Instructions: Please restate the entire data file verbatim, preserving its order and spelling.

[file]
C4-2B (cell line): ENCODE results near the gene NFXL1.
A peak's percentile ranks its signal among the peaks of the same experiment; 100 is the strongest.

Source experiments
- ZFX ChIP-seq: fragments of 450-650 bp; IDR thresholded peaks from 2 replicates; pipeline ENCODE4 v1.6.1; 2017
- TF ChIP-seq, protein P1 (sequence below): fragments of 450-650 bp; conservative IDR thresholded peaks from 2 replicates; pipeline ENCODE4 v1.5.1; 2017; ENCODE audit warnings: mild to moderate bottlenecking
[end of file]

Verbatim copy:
C4-2B (cell line): ENCODE results near the gene NFXL1.
A peak's percentile ranks its signal among the peaks of the same experiment; 100 is the strongest.

Source experiments
- ZFX ChIP-seq: fragments of 450-650 bp; IDR thresholded peaks from 2 replicates; pipeline ENCODE4 v1.6.1; 2017
- TF ChIP-seq, protein P1 (sequence below): fragments of 450-650 bp; conservative IDR thresholded peaks from 2 replicates; pipeline ENCODE4 v1.5.1; 2017; ENCODE audit warnings: mild to moderate bottlenecking